Upside-Down Thinking by Patric Fransko
by Patric Fransko
April 22nd, 2015

Why Window Film is an Industry for the Future, Part 1

I recently celebrated my 15th anniversary of being in the window film industry. While clearly not the number of years that some of the more seasoned veterans have, I think that this amount of time has allowed me to have a good perspective on this industry. That being said, I wanted to take the next two weeks to explain why I think the window film industry is one of the best business opportunities heading into the future.

This industry has a lot to give for relatively low start-up costs. To run a successful window film business certainly requires not only an up-front, but an ongoing investment, but that investment is a fraction of what it is in other comparable industries. Let’s take the restaurant industry as an example. The cost to get a new restaurant off the ground is extremely high and the failure rate of restaurants in the first five years of operation is an incredible statistic. On top of that, unless that restaurant is wildly successful, the owners won’t make a large income after all expenses are paid.

Another example comes from my experience in the bicycle industry. The costs to set up, inventory and start a new bike shop were well into the six figures before the doors were even opened. Even after that large initial investment, shop owners have to watch their business closely and make the right inventory decisions, when to discount aging product, etc., if they even hope to make a decent living at the end of the year.

This sets up the case for window film. Here are three reasons why:

  1. AffordabilityWith window film, the costs required to be fully operational is a much more reasonable initial investment. Many in the window film business fully launch their companies with less than a $10,000 initial investment.
  2. LongevityWith the occasional exception of a manufacturer introducing a new line of film or discontinuing a current offering, film inventory will be just as sellable three months from the day it’s bought. This longer shelf life of film products eliminates the need of discounting products to clear out inventory that is becoming obsolete.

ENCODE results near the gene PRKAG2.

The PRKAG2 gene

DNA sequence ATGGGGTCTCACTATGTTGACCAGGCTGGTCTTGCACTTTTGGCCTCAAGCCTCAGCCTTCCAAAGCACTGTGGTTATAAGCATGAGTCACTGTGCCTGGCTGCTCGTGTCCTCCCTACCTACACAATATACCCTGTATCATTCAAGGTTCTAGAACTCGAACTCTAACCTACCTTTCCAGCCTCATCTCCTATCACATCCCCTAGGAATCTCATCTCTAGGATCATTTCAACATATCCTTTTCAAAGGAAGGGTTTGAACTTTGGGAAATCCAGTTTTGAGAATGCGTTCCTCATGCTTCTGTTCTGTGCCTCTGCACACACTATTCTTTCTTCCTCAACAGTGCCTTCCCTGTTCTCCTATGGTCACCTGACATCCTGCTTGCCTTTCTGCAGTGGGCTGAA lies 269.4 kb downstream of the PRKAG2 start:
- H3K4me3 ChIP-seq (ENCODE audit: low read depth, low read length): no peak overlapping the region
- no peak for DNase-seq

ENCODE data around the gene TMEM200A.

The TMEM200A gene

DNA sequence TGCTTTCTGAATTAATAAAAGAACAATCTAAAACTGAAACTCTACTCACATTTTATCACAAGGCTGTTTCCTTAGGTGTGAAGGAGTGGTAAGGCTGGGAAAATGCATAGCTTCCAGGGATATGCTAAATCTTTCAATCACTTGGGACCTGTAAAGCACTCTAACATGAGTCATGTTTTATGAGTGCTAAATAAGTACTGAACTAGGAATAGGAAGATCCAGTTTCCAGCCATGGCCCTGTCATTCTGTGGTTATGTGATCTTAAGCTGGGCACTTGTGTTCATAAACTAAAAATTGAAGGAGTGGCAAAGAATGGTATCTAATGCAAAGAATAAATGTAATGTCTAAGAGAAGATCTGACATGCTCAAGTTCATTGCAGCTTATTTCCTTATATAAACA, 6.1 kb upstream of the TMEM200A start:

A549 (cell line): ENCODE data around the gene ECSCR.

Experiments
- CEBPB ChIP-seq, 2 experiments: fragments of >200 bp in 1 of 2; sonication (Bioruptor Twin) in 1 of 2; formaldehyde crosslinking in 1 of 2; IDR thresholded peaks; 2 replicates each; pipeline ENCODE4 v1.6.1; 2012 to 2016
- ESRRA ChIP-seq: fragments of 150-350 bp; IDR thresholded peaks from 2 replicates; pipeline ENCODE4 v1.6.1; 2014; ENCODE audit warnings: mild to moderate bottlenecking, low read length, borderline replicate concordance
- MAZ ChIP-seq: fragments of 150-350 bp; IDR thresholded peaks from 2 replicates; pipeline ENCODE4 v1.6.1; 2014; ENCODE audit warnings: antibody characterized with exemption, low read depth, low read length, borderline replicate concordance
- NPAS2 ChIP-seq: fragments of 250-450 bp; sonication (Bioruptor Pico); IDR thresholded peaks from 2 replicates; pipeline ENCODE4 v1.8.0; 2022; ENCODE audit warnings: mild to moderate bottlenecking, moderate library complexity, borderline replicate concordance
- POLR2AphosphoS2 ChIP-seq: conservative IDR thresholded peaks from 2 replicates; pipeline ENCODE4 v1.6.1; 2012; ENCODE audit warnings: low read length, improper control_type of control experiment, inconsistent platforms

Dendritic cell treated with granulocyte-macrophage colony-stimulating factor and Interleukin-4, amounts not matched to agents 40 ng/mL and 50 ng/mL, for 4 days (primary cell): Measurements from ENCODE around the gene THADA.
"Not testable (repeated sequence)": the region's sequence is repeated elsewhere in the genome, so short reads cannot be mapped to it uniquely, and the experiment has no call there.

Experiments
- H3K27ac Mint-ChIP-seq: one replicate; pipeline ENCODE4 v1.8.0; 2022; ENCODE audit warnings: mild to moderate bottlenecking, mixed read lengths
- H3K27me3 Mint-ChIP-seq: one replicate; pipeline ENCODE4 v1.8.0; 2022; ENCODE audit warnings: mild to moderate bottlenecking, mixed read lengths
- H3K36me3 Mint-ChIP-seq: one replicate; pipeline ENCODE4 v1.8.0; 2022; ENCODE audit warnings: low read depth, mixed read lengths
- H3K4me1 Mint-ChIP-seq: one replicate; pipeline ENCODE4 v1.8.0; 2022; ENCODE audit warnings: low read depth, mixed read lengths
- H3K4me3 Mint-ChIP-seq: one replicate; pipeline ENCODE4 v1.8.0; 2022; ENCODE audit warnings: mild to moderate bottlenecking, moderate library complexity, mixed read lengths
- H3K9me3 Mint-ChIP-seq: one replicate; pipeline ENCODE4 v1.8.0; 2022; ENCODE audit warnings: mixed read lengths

3. AccessibilityFinally, shops can order film on an as-needed basis when the jobs come in. There’s no real need to house a tremendous amount of product and tie up a large amount of cash before a job is sold. This allows business owners to keep inventory flow tied to cash flow and not be forced to make choices about what they “think” may sell well two months from now.

I hope you’re in agreement with me. This truly is the industry to be in! If not, let me know your thoughts in the comments below. Next week, I plan to discuss how current and future trends appear favorable to several segments of the business.

Thanks for reading!


This blog is from Focus on Film, the weekly e-newsletter that covers the latest news regarding window film and related products, including paint protection film. Click HERE to sign up—there is no charge. Interested in a deeper dive? Free subscriptions to Window Film magazine in print or digital format are available. Subscribe at no charge HERE.

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  1. Well said , but on the other side of the coin ”every man and his dog is getting into the industry”, greating over trading and price cutting. Window films coming out of Asia are half the price to the American manufactures.

  2. Leon,

    The market has always been competitive for the 15 years that I have been involved. The companies that are doing a good job tend to last and the bottom feeders tend to go away only to be replaced by new bottom feeders. Whether you are an installer, distributor or manufacturer, the companies providing unique value with their product or service will survive.

    Thanks for the feedback.


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